“A big San Andreas earthquake is inevitable, and it’s something every Southern Californian should be ready for,” said Jones.

The earthquake in this scenario would lead to 1,800 deaths and more than $200 billion in losses.

The ShakeOut is a great science application and tool for decision makers, but it’s also a chance for the public to make a difference.

“You have an individual responsibility for your own earthquake safety, but you’re also part of a bigger community,” said Jones. “What each of us do or don’t do to prepare for a big earthquake affects what all of our lives will be like after one, so do your part.”

You can check out the interview in episode 70 of CoreCast at

Related posts:

  1. Southern Californians Urged to Join Largest Earthquake Drill in U.S. History
  2. Earth shaking research in our own backyard
  3. Bridge renovation to feature nighttime work
  4. FAQs about Earthquakes
  5. American Red Cross announces critical blood supply need

Short URL:

Posted by pjpent on Oct 30, 2008. Filed under Archives. You can follow any responses to this entry through the RSS 2.0. You can leave a response or trackback to this entry

Leave a Reply



Bottom Buttons 1

Bottom Buttons 2

Bottom Buttons 3

Bottom Buttons 4

Bottom Buttons 5

Bottom Buttons 6



  • Which Luxury Watches Hold Their Value Best?
    By Carl Blackburn Last month, I spoke about Rolex appraisals and the various factors that go into determining the value of pre-owned luxury watches (condition, year, rarity, complexity, materials, etc). But now the question begs, “How much can you expect that value to depreciate over 5 or 10 years?” and “Which watches hold their value […]
  • La Jolla Community Calendar Aug. 28-Sept. 4
    Families are invited to come to the Rec Center for some fun activities 6 p.m. Saturday, Aug. 30. Afterward enjoy a free screening of “The Little Rascals Save the Day” at 8:15 p.m. La Jolla Rec Center, 615 Prospect St. Donations accepted. (858) 552-1658. […]
  • PHOTOS: Foreigner concert helps ‘Rock the Cure’ for pediatric diabetes research in La Jolla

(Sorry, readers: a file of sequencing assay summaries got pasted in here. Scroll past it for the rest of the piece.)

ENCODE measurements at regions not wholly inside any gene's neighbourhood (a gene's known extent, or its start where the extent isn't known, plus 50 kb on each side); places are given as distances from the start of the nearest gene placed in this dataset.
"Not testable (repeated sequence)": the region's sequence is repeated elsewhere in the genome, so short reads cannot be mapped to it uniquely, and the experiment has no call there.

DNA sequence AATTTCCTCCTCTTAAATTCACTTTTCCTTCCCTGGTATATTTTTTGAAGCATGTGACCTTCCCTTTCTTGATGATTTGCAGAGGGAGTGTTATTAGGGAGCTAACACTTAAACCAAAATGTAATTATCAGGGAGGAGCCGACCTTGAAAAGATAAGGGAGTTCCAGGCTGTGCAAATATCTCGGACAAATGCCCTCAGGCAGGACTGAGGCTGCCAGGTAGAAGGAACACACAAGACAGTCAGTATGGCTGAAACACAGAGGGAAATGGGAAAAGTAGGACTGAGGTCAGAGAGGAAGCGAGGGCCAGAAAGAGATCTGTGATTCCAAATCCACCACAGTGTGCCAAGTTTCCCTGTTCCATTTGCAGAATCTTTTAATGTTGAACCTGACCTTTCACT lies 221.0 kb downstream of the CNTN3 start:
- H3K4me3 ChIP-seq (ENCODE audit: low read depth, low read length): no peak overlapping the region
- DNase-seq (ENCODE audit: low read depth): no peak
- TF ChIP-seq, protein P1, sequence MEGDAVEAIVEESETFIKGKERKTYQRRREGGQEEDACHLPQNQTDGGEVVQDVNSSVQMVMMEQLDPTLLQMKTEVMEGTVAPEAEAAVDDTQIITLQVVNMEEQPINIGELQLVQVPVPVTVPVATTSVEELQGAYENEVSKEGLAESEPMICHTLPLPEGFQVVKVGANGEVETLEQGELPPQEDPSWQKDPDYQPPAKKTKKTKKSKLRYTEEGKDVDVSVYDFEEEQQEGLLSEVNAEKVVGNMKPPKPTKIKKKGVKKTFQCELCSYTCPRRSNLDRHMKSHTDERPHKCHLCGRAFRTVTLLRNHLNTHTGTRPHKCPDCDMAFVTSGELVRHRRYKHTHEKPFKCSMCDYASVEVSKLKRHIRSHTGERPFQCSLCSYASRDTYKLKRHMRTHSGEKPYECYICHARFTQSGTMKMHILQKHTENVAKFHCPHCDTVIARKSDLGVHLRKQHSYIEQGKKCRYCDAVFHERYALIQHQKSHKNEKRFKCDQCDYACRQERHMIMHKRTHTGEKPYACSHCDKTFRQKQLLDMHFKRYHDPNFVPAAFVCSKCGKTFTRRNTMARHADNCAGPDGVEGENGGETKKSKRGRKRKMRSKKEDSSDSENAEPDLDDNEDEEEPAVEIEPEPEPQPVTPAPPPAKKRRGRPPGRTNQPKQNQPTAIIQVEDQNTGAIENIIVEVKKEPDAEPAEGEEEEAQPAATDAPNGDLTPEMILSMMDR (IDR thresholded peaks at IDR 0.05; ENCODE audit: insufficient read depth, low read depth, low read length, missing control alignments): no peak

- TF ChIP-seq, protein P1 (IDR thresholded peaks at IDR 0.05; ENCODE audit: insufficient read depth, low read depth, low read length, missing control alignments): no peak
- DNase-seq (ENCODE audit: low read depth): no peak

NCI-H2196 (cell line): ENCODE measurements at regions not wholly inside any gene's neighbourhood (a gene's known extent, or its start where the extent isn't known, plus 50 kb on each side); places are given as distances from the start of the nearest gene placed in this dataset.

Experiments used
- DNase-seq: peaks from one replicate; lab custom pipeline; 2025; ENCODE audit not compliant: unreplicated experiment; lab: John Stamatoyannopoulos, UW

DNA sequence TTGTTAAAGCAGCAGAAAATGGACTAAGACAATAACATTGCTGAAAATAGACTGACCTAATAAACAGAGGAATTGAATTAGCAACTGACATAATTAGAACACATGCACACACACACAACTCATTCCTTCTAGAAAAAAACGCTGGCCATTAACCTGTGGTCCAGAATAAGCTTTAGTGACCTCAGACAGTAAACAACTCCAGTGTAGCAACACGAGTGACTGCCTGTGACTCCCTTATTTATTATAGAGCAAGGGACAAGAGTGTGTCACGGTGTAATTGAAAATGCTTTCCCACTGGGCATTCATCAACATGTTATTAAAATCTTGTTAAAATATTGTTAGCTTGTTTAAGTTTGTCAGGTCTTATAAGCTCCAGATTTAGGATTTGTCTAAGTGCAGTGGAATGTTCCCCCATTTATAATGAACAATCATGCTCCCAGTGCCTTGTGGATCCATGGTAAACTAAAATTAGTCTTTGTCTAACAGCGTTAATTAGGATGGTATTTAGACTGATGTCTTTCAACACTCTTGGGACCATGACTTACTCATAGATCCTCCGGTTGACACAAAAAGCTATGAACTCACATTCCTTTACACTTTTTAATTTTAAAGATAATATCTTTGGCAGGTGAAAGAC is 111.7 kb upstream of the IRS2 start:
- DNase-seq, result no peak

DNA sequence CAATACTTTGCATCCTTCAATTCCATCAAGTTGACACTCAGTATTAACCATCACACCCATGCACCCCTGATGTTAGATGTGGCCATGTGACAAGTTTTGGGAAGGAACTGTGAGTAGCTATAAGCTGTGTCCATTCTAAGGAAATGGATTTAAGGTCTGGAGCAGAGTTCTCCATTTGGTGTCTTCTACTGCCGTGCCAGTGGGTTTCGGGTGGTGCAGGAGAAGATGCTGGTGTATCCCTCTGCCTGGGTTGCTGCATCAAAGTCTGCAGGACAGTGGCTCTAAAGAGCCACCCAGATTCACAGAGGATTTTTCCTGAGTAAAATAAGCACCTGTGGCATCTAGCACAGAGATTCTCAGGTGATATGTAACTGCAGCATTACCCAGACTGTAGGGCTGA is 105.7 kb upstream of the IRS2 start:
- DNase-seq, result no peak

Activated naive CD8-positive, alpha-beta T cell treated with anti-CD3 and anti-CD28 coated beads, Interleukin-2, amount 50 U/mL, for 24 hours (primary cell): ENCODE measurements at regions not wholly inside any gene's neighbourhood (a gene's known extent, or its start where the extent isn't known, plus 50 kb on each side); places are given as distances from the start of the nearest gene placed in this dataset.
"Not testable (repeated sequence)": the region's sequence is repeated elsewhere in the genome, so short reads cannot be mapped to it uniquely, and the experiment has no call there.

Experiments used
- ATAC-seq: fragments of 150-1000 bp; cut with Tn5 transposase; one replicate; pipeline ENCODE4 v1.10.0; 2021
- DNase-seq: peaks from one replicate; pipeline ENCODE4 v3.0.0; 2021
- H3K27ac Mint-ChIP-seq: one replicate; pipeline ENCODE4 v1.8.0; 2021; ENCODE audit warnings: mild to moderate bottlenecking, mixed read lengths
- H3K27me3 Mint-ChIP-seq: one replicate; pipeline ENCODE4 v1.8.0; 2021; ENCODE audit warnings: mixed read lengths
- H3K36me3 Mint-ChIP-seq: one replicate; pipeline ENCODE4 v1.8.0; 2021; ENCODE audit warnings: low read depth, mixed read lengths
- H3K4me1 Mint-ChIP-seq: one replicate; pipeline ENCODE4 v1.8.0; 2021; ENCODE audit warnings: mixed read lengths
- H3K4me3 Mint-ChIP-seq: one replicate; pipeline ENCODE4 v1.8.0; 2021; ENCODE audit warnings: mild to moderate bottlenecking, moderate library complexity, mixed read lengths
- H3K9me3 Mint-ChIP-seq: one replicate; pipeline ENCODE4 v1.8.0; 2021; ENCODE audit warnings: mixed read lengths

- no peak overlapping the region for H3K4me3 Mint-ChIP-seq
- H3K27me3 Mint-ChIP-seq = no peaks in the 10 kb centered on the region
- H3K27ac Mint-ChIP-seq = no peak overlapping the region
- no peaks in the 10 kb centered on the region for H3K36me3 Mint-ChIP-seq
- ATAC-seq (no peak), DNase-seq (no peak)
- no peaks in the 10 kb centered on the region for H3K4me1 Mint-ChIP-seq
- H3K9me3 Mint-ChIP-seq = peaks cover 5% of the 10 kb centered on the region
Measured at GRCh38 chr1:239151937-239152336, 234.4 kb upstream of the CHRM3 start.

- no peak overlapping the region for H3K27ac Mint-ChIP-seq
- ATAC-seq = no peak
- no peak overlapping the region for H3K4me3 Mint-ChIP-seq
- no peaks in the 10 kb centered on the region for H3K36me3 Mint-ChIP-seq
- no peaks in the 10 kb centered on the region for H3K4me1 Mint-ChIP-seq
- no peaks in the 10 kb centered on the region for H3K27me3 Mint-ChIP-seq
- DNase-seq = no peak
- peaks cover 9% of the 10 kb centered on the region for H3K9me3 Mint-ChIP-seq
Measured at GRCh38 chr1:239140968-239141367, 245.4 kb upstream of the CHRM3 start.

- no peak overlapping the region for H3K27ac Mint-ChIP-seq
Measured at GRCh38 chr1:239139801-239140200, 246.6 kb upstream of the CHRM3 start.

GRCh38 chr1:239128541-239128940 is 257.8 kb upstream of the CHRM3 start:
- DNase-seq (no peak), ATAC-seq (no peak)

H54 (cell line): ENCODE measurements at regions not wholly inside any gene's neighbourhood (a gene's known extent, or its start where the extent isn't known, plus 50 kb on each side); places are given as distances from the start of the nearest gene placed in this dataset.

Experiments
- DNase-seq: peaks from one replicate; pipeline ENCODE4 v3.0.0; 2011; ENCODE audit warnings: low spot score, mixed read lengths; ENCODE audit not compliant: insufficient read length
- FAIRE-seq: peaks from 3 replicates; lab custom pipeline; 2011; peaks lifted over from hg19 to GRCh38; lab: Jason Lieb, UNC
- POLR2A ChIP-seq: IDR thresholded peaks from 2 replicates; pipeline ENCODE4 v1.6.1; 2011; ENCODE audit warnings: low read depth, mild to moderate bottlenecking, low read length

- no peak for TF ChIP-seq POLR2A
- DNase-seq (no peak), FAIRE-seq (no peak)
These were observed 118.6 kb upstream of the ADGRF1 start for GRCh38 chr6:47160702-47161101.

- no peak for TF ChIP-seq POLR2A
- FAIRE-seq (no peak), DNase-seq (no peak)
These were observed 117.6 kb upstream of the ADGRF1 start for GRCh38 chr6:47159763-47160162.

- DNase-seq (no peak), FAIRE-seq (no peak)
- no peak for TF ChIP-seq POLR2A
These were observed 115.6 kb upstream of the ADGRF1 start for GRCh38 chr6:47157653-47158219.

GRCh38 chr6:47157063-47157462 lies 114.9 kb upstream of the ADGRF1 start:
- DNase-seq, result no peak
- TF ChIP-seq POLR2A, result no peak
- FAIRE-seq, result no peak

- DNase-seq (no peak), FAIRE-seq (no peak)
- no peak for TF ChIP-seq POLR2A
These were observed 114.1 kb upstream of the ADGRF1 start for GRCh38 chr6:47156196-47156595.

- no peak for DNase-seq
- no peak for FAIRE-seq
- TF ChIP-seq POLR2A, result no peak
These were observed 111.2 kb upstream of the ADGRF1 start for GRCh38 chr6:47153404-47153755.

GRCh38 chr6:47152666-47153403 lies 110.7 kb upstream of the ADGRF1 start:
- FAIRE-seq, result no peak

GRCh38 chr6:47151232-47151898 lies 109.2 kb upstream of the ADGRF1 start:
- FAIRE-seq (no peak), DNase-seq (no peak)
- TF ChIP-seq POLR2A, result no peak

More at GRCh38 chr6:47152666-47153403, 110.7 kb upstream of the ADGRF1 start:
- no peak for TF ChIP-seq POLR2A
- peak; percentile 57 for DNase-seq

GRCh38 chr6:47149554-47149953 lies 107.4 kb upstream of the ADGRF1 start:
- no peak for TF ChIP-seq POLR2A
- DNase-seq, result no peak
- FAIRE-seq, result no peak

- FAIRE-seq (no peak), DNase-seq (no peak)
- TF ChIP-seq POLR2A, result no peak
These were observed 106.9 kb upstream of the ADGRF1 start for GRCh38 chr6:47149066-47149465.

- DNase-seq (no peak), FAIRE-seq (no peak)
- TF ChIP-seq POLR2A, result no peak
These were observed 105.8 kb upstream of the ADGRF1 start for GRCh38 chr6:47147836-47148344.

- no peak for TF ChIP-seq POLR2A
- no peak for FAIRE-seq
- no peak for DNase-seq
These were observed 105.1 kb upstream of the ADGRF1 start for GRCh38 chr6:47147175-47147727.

Steve and Lisa Altman hosted the legendary rock band, Foreigner, at the annual “Rock the Cure” benefit for Pediatric Diabetes Research Center at UC San Diego on Aug. 10, 2014. The Altmans’ La Jolla home served as the concert venue, and the event also included “a taste of San Diego” with numerous restaurants offering samples of their cuisine. Lisa Altman, Sta […]




  • Rancho Santa Fe Invasive Plants and Better Alternatives
    By Steve Jacobs, Nature Designs In California we are lucky to live in a mild climate that allows us to grow amazing landscapes. Because of this mild climate, plants from other parts of the world often thrive; and some grow so well they become known as invasive. These plants ‘jump fences’ and ‘throw seeds.’ Their […]
  • Rancho Santa Fe School District’s robotics program receives new funding
    The Rancho Santa Fe School District is making its school’s robotics program more robust this year, allocating $42,500 in stipends to staff coaches just like the district does for its athletics program. “I think the program has taken a big step,” said Superintendent Lindy Delaney. “I think we’re on our way toward developing a great program there.” John Galipa […]
  • Back to School for R. Roger Rowe students
    Students at R. Roger Rowe School bid a fond farewell to summer and headed back to school Aug. 25. Photos by Jon Clark. […]